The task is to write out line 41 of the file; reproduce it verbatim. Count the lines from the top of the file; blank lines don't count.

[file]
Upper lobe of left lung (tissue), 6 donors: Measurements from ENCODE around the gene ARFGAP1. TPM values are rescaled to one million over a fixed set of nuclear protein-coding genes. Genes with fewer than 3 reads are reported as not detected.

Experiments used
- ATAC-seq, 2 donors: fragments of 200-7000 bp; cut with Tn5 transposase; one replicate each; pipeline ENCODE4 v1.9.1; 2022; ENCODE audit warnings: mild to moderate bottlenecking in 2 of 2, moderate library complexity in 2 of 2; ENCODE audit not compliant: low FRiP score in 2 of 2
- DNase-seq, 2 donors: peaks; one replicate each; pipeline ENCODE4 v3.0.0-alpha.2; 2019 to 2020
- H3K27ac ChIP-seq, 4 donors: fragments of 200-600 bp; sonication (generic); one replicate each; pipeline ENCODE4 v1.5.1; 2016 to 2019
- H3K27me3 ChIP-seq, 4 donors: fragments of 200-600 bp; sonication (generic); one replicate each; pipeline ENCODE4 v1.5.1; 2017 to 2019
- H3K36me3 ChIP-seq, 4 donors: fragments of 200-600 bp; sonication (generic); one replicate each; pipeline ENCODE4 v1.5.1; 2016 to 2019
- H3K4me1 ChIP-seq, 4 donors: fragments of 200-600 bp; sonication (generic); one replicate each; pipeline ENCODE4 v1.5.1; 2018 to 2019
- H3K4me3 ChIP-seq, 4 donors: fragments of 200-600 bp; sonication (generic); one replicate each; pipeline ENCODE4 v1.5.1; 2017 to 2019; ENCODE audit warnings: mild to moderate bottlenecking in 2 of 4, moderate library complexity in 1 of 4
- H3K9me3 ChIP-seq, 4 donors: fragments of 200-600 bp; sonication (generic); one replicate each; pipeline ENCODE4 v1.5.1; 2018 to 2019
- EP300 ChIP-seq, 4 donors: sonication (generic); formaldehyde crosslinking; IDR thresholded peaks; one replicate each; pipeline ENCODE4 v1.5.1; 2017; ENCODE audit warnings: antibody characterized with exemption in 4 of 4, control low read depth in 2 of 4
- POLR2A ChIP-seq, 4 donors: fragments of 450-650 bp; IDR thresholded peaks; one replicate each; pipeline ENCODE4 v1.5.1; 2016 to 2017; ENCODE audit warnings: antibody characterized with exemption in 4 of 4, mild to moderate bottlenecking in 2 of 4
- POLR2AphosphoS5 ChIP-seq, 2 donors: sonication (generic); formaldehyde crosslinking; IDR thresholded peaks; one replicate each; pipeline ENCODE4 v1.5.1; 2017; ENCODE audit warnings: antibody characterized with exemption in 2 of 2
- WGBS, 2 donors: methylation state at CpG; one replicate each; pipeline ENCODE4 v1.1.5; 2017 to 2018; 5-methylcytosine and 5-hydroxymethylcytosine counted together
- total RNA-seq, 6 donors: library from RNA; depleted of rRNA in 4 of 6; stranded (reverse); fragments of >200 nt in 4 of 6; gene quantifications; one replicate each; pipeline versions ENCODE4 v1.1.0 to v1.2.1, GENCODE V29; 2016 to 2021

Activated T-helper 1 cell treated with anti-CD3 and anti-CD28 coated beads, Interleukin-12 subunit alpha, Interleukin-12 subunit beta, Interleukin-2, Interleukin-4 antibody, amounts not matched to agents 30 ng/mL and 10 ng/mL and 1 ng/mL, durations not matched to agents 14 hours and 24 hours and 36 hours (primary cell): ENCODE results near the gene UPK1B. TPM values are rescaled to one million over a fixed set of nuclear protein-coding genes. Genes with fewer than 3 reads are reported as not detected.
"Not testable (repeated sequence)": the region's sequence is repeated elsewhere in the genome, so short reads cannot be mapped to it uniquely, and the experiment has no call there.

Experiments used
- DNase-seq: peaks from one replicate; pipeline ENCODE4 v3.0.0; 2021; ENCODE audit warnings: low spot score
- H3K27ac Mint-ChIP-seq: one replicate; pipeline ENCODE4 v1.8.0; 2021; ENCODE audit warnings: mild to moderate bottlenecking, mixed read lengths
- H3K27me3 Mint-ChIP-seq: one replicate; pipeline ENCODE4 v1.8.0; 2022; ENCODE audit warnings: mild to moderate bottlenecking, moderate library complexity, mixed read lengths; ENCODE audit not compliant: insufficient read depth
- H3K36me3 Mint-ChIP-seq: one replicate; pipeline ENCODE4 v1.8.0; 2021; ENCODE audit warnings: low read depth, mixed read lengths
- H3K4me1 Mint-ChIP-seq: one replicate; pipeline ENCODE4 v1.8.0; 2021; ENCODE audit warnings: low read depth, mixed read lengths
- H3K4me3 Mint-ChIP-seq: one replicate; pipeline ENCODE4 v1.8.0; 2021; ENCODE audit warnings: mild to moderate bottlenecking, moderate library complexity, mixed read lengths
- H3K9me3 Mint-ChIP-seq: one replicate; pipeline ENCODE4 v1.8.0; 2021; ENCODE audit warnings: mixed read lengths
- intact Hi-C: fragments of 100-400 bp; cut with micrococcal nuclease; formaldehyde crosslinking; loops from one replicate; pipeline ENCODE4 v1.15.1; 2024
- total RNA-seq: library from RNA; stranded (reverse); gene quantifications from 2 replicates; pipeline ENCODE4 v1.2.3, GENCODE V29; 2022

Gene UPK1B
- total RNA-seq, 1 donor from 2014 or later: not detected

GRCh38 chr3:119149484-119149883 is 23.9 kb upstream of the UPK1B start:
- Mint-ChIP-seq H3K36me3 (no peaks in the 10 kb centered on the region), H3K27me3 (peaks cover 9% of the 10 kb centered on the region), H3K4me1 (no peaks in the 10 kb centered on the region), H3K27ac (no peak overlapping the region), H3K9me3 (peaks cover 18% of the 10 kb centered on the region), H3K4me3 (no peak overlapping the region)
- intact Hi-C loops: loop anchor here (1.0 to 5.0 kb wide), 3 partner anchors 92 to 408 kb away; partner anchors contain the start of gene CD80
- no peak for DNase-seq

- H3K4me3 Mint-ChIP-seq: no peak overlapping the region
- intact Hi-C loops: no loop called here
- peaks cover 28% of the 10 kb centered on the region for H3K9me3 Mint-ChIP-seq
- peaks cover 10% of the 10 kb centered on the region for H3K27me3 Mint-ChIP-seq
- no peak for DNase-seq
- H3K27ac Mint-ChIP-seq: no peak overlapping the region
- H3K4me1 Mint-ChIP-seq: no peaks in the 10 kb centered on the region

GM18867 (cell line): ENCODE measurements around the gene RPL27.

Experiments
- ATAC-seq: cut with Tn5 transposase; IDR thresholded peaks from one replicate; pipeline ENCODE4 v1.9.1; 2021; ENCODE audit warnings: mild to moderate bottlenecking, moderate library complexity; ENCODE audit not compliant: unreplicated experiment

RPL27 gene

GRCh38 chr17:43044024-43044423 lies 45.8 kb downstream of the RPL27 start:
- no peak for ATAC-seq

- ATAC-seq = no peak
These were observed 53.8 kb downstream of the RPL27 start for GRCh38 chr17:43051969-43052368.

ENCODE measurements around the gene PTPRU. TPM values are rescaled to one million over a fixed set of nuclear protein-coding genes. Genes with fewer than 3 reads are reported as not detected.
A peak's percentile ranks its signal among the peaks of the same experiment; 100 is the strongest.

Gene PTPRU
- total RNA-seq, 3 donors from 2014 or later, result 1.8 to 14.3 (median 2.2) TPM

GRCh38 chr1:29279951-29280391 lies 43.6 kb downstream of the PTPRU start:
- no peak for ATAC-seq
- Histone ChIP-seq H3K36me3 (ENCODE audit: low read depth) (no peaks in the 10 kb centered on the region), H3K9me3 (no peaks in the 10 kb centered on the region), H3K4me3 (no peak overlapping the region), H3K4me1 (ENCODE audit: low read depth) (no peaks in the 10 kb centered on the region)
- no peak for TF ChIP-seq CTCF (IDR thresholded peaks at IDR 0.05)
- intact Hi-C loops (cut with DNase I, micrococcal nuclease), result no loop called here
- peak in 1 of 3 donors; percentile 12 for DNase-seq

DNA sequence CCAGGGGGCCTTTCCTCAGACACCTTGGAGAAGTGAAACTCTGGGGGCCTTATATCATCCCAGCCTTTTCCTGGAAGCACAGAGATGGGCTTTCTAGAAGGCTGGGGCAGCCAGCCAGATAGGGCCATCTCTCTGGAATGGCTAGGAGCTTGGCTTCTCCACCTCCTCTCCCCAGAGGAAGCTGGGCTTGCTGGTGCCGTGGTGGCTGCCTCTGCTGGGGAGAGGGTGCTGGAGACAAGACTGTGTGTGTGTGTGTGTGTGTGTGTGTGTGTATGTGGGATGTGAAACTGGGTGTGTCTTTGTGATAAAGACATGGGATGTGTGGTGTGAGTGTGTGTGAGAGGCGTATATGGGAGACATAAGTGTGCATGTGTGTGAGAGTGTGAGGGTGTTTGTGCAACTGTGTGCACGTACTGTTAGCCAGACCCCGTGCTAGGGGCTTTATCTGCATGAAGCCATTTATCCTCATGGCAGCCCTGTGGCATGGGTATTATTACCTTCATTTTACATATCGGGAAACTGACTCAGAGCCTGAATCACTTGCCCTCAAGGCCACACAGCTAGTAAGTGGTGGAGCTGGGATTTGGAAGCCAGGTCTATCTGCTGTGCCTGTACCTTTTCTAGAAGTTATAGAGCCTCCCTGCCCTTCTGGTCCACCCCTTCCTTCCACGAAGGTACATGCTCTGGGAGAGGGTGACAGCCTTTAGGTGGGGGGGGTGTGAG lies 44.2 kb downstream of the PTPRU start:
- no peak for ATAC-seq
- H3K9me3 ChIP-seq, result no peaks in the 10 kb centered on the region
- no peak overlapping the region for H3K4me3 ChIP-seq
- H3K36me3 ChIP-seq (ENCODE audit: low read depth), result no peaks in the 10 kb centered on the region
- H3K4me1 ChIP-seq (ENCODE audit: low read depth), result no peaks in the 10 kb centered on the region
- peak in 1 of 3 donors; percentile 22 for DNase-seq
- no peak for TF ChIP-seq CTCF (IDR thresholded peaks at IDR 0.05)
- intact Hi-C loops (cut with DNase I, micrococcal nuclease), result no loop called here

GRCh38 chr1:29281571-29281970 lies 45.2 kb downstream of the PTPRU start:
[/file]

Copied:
GM18867 (cell line): ENCODE measurements around the gene RPL27.